Developer Ghulam Rasul had already been served with a prohibition notice ordering him to stop all demolition work at the site because the building was unstable. But he ignored this and carried on regardless.
The Health & Safety Executive (HSE) brought the prosecution after investigating the incident at Steetley Chambers, former industrial premises, in Sheffield, on 4 February last year.
Sheffield Magistrates heard that the HSE found Mr Rasul restarted demolition work on the site in late 2010, breaching the prohibition notice served on him in April 2008 relating to safety concerns. By doing so, the building was weakened further, increasing its instability and the potential for a collapse, and putting anyone near it at risk of injury.
On 4 February the gable end of the two-storey building did collapse. Around ten tonnes of brick and rubble crashed through the roof of a fishing tackle shop next door and narrowly missed the shopworkers.
South Yorkshire Police closed Effingham Road as they were concerned the remainder of the building would collapse across the road and pavement. A team from Sheffield City Council's dangerous structures unit then arranged for the structure to be safely demolished.
Ghulam Rasul, of Balfour Road, Sheffield, pleaded guilty to an offence under the Construction (Design and Management) Regulations 2007 and to breaching a Prohibition Notice. He was fined a total of £6,000 and ordered to pay £2,418 in costs.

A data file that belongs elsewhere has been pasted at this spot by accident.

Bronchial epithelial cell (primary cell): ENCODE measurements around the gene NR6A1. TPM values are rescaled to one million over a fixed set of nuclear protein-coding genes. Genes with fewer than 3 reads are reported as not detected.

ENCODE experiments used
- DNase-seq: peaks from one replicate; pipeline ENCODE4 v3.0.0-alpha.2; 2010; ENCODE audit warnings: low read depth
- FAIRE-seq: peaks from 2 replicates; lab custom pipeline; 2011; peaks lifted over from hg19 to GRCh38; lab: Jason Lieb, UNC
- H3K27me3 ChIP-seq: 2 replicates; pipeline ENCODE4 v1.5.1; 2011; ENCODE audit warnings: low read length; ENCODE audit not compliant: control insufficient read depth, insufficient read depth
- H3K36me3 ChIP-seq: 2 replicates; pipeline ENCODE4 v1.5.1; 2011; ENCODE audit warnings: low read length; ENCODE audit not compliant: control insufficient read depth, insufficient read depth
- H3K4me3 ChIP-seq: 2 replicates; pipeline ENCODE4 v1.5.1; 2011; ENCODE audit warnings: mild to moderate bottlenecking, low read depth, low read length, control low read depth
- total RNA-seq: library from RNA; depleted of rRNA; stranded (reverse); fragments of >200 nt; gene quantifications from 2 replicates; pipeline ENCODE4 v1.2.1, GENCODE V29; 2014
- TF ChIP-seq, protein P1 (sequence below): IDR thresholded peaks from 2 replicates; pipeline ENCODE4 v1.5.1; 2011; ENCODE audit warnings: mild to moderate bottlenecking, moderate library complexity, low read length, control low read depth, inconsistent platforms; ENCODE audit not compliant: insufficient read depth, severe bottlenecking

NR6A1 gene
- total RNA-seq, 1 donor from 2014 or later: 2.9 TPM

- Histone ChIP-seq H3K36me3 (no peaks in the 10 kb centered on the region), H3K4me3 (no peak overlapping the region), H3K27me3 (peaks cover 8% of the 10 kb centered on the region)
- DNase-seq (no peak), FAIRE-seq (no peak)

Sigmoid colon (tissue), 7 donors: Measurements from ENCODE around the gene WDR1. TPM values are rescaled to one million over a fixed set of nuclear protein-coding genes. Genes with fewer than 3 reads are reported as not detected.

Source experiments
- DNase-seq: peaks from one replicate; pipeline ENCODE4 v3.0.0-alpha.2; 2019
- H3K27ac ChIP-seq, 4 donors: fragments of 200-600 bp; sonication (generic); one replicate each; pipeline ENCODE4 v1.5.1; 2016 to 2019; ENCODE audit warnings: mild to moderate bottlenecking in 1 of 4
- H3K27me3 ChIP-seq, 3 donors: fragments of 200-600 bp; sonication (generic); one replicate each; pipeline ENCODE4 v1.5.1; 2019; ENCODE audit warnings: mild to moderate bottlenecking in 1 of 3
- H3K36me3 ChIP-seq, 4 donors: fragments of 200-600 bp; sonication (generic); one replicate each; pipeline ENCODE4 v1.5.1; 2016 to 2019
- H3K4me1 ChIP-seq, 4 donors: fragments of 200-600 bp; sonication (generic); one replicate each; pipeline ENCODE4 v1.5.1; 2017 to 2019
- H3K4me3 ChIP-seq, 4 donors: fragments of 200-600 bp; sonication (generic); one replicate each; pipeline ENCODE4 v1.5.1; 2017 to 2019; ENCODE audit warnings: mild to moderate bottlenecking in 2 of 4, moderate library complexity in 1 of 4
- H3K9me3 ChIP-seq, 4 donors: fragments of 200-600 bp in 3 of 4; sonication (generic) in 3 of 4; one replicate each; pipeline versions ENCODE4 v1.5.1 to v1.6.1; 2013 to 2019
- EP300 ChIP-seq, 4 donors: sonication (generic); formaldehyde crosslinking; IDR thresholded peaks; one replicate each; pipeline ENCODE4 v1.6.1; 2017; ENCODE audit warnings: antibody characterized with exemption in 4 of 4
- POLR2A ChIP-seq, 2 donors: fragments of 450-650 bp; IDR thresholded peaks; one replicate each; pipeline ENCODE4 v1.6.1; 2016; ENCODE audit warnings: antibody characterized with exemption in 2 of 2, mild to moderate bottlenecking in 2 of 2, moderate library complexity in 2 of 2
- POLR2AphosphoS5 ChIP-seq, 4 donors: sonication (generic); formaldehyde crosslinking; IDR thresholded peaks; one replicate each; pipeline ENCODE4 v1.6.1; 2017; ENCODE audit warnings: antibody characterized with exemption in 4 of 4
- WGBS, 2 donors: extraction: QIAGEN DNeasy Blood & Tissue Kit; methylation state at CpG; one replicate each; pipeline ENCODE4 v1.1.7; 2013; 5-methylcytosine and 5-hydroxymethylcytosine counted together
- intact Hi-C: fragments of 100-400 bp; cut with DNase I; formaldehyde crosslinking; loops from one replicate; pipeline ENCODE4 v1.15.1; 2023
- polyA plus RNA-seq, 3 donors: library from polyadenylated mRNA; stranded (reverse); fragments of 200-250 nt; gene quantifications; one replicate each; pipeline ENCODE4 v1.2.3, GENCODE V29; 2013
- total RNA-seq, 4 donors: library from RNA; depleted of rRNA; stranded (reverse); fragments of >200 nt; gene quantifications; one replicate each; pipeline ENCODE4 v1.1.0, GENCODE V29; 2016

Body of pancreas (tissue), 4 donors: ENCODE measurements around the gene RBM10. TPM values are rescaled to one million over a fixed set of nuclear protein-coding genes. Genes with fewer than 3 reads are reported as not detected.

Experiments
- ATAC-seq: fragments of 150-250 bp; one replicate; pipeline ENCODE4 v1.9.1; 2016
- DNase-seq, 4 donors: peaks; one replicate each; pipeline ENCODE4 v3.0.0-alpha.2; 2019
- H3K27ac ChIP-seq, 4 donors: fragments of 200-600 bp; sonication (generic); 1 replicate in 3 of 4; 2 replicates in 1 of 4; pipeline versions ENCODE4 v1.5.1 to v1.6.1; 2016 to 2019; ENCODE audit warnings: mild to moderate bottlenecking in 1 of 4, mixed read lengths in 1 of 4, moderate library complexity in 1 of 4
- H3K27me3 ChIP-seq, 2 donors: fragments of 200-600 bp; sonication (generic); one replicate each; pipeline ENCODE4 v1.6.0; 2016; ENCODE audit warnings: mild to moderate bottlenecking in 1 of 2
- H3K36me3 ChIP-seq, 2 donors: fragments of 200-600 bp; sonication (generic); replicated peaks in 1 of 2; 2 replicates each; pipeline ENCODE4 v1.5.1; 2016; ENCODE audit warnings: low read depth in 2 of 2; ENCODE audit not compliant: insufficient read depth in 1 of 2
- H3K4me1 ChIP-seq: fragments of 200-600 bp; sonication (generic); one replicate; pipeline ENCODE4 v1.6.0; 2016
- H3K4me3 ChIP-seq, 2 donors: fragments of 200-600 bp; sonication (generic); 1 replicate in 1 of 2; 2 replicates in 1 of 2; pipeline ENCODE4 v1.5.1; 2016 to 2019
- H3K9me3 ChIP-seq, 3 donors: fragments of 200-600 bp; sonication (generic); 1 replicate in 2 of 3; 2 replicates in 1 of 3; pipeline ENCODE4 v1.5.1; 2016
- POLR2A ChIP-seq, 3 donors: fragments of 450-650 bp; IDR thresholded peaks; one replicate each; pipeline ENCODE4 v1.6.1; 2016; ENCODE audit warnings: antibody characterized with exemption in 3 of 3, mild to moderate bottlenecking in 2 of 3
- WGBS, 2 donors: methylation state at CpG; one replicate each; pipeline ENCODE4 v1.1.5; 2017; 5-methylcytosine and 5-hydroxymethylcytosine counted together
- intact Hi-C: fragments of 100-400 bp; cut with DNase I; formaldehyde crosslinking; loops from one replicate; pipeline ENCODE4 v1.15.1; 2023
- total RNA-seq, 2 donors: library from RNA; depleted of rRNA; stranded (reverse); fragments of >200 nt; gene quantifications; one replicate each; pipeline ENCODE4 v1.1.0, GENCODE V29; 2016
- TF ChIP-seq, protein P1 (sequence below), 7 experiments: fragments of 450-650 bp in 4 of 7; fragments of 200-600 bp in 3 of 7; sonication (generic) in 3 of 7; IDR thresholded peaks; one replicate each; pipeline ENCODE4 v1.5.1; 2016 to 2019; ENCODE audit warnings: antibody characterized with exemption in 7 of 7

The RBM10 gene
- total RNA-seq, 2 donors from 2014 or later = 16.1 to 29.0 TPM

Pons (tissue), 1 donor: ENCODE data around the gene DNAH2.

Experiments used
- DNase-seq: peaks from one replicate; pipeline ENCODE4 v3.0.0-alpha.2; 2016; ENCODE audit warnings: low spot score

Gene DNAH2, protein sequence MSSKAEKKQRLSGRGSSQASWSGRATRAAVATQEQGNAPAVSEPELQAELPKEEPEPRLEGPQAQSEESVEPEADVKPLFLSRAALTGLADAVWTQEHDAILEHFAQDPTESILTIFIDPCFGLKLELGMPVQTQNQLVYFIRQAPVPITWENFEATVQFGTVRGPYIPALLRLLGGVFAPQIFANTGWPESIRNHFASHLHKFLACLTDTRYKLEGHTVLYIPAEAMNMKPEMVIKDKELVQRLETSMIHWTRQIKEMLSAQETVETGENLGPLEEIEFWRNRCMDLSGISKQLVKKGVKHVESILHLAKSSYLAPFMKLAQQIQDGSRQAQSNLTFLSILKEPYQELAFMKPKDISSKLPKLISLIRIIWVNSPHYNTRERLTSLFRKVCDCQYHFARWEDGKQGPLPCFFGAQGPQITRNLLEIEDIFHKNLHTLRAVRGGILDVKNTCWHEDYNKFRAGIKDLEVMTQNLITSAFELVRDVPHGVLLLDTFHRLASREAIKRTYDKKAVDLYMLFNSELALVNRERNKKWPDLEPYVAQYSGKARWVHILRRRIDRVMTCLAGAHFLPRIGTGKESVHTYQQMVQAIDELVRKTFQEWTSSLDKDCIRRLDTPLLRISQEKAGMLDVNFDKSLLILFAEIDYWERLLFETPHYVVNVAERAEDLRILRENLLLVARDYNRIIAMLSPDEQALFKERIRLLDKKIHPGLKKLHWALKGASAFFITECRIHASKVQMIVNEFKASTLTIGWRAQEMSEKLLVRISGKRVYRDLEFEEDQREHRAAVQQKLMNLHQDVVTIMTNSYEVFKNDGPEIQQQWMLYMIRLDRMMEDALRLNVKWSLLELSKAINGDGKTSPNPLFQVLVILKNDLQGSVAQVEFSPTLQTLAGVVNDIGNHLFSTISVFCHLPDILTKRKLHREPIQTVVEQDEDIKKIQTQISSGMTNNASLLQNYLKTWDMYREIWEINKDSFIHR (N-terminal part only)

HSE inspector Dave Bradley said he was astonished that there had not been fatal or serious casualties. Speaking after the hearing, he said: "This was an extremely serious incident with the potential to kill several people in the shop as well as pedestrians and people in cars on Effingham Road at the time. The fact that no one was injured was pure good fortune.
"It was an entirely avoidable incident. Had Mr Rasul employed a competent engineer, temporary supports could have been designed and installed to prevent a premature collapse of the structure. He had been warned of the dangers, advised on what to do and yet he recklessly ignored this advice and by doing so put the lives of many people at risk.
"Demolition is a high-risk activity that needs to be carefully planned - from start to finish - to ensure it doesn't result in the uncontrolled collapse of a building or parts of it. The controls needed are well known in the industry and the costs involved are not prohibitively expensive when balanced against the risks."